Former Gov. Weld Will Run For VP On Libertarian Ticket

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Former Gov. Bill Weld arrives at now-Gov. Charlie Baker’s election night victory party on Nov. 4, 2014. Weld will run for vice president on the Libertarian Party ticket. (Jesse Costa/WBUR)
Former Gov. Bill Weld arrives at now-Gov. Charlie Baker’s election night victory party on Nov. 4, 2014. Weld will run for vice president on the Libertarian Party ticket. (Jesse Costa/WBUR)

Former Massachusetts Gov. Bill Weld is teaming up with Gary Johnson, the former governor of New Mexico, to offer voters an alternative to the Republican and Democratic tickets in November.

Johnson is hoping to lead the Libertarian presidential ticket. And Weld has agreed to be his running mate.

Johnson ran for president on the Libertarian ticket in 2012 and received just 1 percent of the vote. But he hopes that joining forces with Bill Weld will improve his chances this time.

"When I got elected governor, the smartest guy in the room was Bill Weld, and this is the guy I want to emulate," Johnson said in an interview.

To get on the ballot, Johnson and Weld will need to win the nominations at the Libertarian convention next week in Orlando, but Johnson is considered the front-runner.

He says teaming up with Weld creates a credible alternative to the apparent Republican nominee, Donald Trump, and the Democratic front-runner, Hillary Clinton.

Johnson says the Libertarians will be the only third-party on the ballot in all 50 states. But he acknowledges big challenges, including getting on the presidential debate stage. And to do that, Johnson and Weld need to be polling at at least 15 percent.

"The issue for me in 2012, as it is today, is just being in the polls," Johnson told me. "If Mickey Mouse were the third name in any poll right now, Mickey would poll at 30 percent. But Mickey is not on the ballot in all 50 states. So what I think Bill does is, I think, he adds a whole lot of credibility: 'This is a ticket that belongs in the polls!' "

Weld and Johnson are aligned in many ways. Both are fiscal conservatives with liberal social views. For example, they both support abortion rights and same sex marriage. And both have turned their backs on Republican Party orthodoxy. For example, in the 2008 presidential election, they voted against their party's nominee, John McCain. Johnson supported Bob Barr. And Weld supported the Democrat, Barack Obama.

"Well, I think the calm that Barack Obama has demonstrated in the face of having everything but the kitchen sink thrown at him for the last two years is hugely impressive, and evidence that he could start Monday as president of the United States," Weld said, making his case to MSNBC's Chris Matthews in 2008.


Weld was scheduled to make his vice presidential candidacy official Thursday in New York, but he postponed it and is expected to make the announcement Friday.

But could this ticket make a difference?

A Republican led "Stop Trump" movement has spent tens of millions of dollars so far to no avail. Jeff Stinson, a Republican political consultant, doubts that the Johnson-Weld Libertarian ticket will alter the dynamic of the presidential race — because it will be led by a candidate who only won 1 percent of the vote four years ago.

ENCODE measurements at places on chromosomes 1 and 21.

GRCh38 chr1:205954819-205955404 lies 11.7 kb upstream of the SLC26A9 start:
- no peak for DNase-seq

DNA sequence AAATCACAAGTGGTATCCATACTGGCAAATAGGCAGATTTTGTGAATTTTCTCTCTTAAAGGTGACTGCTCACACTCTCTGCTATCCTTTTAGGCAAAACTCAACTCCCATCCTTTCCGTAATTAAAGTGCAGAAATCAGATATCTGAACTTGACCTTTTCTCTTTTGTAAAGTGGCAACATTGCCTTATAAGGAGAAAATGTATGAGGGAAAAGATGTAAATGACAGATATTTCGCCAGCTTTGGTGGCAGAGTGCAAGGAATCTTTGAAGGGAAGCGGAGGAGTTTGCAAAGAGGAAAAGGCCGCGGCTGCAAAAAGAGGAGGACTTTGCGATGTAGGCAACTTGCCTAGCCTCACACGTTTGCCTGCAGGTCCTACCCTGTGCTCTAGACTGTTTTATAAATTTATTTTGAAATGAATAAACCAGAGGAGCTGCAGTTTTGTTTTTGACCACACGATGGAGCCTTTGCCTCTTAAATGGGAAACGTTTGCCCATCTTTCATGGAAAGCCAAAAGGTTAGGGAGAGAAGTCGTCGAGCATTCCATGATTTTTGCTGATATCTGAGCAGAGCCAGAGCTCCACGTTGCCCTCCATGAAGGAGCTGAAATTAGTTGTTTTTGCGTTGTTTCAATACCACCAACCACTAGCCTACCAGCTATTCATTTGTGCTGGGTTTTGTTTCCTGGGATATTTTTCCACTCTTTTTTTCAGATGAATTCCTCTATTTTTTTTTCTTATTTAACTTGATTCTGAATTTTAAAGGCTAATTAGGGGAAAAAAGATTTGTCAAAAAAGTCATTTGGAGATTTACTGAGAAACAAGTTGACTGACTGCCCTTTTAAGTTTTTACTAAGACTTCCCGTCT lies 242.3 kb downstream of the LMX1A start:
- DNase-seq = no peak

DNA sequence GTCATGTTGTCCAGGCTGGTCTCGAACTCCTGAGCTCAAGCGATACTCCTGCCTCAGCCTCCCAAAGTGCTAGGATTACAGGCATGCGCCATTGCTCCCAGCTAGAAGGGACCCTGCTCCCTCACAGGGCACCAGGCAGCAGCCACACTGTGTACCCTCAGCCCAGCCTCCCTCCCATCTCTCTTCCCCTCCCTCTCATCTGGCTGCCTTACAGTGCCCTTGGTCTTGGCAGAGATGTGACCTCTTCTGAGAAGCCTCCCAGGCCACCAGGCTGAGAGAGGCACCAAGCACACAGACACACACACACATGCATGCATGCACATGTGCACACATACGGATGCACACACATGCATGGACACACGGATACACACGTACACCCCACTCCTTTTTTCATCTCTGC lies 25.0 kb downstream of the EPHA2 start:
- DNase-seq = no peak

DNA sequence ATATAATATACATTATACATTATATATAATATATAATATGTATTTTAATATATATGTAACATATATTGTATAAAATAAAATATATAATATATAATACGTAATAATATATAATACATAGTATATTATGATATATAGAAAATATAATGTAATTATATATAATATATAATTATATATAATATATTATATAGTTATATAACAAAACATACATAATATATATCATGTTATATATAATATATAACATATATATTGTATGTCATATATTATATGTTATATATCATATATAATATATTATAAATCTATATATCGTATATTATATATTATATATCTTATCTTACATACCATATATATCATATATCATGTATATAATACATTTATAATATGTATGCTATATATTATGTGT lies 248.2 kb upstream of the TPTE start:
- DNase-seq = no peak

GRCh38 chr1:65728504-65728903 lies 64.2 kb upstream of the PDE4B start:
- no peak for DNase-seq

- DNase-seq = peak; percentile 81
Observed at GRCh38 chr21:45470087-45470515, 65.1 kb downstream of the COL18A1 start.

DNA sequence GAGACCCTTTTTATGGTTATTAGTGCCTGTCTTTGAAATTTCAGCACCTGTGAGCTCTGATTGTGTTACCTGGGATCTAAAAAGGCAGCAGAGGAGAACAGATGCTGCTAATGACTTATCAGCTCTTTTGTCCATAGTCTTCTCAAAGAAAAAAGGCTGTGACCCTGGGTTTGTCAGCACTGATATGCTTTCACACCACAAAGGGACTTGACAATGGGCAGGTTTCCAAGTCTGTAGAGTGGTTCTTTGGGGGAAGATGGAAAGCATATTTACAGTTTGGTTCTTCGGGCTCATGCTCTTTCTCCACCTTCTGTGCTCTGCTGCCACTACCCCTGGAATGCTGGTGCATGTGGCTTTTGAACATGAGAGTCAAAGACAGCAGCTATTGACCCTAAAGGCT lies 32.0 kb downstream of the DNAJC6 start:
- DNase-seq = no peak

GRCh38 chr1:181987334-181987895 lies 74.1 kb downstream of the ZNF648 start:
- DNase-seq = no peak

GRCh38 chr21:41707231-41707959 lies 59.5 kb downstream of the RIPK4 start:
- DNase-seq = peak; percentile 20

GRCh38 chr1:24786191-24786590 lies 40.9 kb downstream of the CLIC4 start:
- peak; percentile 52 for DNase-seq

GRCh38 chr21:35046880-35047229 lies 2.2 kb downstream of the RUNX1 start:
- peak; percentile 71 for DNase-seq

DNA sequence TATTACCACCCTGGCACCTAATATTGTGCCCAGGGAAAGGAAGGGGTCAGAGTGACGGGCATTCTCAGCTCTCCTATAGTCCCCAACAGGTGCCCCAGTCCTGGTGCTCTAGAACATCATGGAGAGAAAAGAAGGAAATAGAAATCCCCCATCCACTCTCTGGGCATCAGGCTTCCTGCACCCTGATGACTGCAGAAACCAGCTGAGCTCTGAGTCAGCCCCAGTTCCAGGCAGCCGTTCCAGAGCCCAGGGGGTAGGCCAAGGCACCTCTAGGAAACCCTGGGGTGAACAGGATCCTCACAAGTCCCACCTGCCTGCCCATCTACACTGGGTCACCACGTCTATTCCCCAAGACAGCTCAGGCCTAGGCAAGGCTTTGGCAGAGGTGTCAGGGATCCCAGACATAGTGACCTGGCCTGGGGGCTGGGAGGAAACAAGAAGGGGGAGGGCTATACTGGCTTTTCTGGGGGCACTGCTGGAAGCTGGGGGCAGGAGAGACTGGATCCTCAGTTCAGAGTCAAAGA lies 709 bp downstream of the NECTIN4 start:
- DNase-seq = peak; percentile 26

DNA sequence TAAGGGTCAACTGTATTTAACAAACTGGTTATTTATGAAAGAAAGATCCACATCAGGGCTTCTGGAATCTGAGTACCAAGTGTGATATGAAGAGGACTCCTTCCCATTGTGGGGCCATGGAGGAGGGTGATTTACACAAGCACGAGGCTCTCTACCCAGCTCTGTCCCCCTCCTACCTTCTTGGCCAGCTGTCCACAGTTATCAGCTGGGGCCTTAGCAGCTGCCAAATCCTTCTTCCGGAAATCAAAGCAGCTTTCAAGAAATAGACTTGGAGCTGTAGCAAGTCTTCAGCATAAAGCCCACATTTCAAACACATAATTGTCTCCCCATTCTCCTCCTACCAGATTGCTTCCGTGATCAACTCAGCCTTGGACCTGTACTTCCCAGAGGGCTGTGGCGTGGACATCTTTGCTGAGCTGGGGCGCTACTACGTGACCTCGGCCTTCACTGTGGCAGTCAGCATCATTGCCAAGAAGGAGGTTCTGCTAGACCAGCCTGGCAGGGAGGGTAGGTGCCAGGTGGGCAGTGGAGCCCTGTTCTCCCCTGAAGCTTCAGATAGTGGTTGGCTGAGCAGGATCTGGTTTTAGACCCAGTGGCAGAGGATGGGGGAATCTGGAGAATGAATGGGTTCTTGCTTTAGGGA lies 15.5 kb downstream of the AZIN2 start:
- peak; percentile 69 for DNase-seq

"Gary Johnson is going to be the one in those debates. Gary Johnson is going to have answer the tough questions, and not to use a Donald Trump phrase, but he's a little bit of a lightweight," Stinson said. "And it's going to take more than Bill Weld, I think, to give them the boost they need."

Stinson calls Weld a great guy and says he was a fantastic governor. But he questions why Weld is taking this on.

"I think this sort of weakens his brand a little. He's always been known as a bridge builder, for sure, but he's also been known as someone who sticks to his principles, and someone who toes the moderate Republican line, and I think this kind of moves him into the wackadoodle category, if you ask me," Stinson said.

Weld told the Boston Globe that he and Johnson are "social liberals and economic and fiscal conservatives," a brand of politics that neither party is offering. For his part, Johnson says Libertarians offer a unique package that includes smaller government, lower taxes, liberal social policies and an end to foreign wars.

"I think that Bill Weld brings that same perspective to this whole equation in spades," Johnson said.

Massachusetts' current governor, Charlie Baker, used to work for Weld and considers him a mentor. Thursday, reporters asked Baker, who says he won't vote for Trump in November, if he plans to support his former boss.

"I think Bill Weld is a great guy, but as I said, I'm not focused on the presidential race," Baker said. "I plan to focus on the [Massachusetts House] and Senate races and on the ballot questions."

Whether or not it alters the shape of the presidential race, news of a Weld-Johnson ticket is the latest indication of just how unusual this political year is. One result here in Massachusetts is that the current Republican governor and two former Republican governors — Weld and Mitt Romney — all oppose the party's nominee.

Johnson was also interviewed on Here & Now:

This article was originally published on May 19, 2016.

This segment aired on May 20, 2016.


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Anthony Brooks Senior Political Reporter
Anthony Brooks is WBUR's senior political reporter.



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